RAI launches new toolkit to help country towns build their populations
Regional communities wanting to grow now have access to a new resource to help them capitalise on the burgeoning national interest in Australia outside the city limits, Dr Kim Houghton, Chief Economist at the Regional Australia Institute (RAI), said today.
The Liveability Toolkit is a comprehensive, step-by-step practical guide for regional leaders looking to build their community populations.
“Australia is on the cusp of a new era, one in which regional Australian towns have the opportunity to grow and thrive like never before,” Dr Kim Houghton said.
The RAI’s Liveability Toolkit was launched this morning in Canberra by the Minister for Regional Health, Regional Communications and Local Government, the Hon. Mark Coulton.
Minister Coulton said the Liveability Toolkit is a valuable and timely resource that will help regional leaders to build upon and complement action plans to help attract more people to the regions.
“This toolkit provides helpful strategies to help promote and position our regions to benefit from the increasing interest in regional Australia,” Minister Coulton said.
The Toolkit’s release comes a day after RAI launched its multi-million-dollar Move to More campaign, which encourages city residents to consider living, working and investing in regional Australia.
“We have a highly mobile population in Australia and regional ‘liveability’ has a strong role to play in influencing people’s decisions about where to live. Our work in this area identifies what people are looking for when choosing a new place to call home, and why they move to one location and not another.
“Every regional area has its unique strengths, challenges and vision. The Liveability Toolkit helps communities identify the population flows, job trends and liveability factors in their region, so they can target the type of people they need to prosper,” Dr Houghton said.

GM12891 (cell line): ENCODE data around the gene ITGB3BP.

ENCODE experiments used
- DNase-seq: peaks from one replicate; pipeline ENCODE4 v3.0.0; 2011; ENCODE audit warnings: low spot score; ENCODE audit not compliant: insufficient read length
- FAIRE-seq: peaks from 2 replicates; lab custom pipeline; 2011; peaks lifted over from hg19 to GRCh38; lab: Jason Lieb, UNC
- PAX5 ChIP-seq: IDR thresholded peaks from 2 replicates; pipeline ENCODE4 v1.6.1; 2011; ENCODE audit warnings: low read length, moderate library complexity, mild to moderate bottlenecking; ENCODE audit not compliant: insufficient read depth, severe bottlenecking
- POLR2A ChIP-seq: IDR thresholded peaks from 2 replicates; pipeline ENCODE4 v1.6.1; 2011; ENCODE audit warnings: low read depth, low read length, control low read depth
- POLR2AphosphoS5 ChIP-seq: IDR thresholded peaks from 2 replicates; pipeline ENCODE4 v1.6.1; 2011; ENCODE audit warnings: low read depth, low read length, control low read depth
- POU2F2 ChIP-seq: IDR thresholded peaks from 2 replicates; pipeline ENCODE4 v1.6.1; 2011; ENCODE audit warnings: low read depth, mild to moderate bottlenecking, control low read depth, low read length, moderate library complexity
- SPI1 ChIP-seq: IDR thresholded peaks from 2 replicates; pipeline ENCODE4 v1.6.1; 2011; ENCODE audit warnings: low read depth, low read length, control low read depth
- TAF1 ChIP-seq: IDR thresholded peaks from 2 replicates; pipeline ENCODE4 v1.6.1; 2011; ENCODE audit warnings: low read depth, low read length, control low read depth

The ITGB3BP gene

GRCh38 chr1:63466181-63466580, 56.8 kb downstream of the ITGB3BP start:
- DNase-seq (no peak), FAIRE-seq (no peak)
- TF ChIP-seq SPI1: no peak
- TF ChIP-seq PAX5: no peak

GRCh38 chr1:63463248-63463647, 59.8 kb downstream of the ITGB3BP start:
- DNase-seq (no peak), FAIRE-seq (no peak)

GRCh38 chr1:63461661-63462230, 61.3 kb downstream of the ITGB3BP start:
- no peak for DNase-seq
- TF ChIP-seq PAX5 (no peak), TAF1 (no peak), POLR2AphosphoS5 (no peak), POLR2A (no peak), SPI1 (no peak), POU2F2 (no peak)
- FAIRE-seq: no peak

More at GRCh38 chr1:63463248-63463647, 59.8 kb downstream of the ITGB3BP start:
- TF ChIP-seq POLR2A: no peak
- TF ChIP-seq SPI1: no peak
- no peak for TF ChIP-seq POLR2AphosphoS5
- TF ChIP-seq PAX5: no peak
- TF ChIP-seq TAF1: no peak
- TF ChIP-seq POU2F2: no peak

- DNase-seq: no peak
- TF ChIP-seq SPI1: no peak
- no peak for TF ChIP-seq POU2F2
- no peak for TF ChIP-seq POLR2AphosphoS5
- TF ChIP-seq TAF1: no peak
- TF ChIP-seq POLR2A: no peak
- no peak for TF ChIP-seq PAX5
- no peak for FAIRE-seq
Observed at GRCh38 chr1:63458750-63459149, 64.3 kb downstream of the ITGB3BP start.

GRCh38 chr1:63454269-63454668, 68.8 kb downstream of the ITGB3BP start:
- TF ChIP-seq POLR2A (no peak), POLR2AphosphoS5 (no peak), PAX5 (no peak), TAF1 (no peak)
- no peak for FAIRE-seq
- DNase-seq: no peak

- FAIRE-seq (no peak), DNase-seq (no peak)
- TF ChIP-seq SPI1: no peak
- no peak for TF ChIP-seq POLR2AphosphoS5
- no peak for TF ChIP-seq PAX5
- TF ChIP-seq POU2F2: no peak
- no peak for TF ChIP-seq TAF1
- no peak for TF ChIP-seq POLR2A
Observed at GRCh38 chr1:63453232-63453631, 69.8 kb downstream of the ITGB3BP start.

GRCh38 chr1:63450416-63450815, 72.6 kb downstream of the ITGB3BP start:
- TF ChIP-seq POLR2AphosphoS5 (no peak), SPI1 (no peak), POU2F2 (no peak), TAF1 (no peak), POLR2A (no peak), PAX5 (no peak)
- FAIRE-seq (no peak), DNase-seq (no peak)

“As a general rule, people won’t move to a place unless they have access to a job and critical infrastructure, such as telecommunications, electricity supply and water. After that, however, more subjective liveability factors come into play,” Dr Houghton said.
Through its research, the RAI has identified six key factors that are important to different demographic groups when assessing a town’s liveability. These include:
- Health services
- Education services
- Cost of Living
- Connection to community
- Lifestyle and opportunity.
“There has never been a better time for regional communities to take stock, focus their efforts and create a viable, actionable plan to improve the factors that make people want to live in their town,” Dr Houghton concluded.
The Toolkit helps regional towns and cities identify their greatest liveability assets, and how to shape these to target the kinds of new residents most needed. It helps regional towns and cities move beyond the general and obvious benefits of regional living, to craft their liveability offer around the assets that really make them stand out,” Dr Houghton concluded.
Strengthening Liveability: A Toolkit for Rural and Regional Communities Looking to Grow is available on the Regional Australia website here
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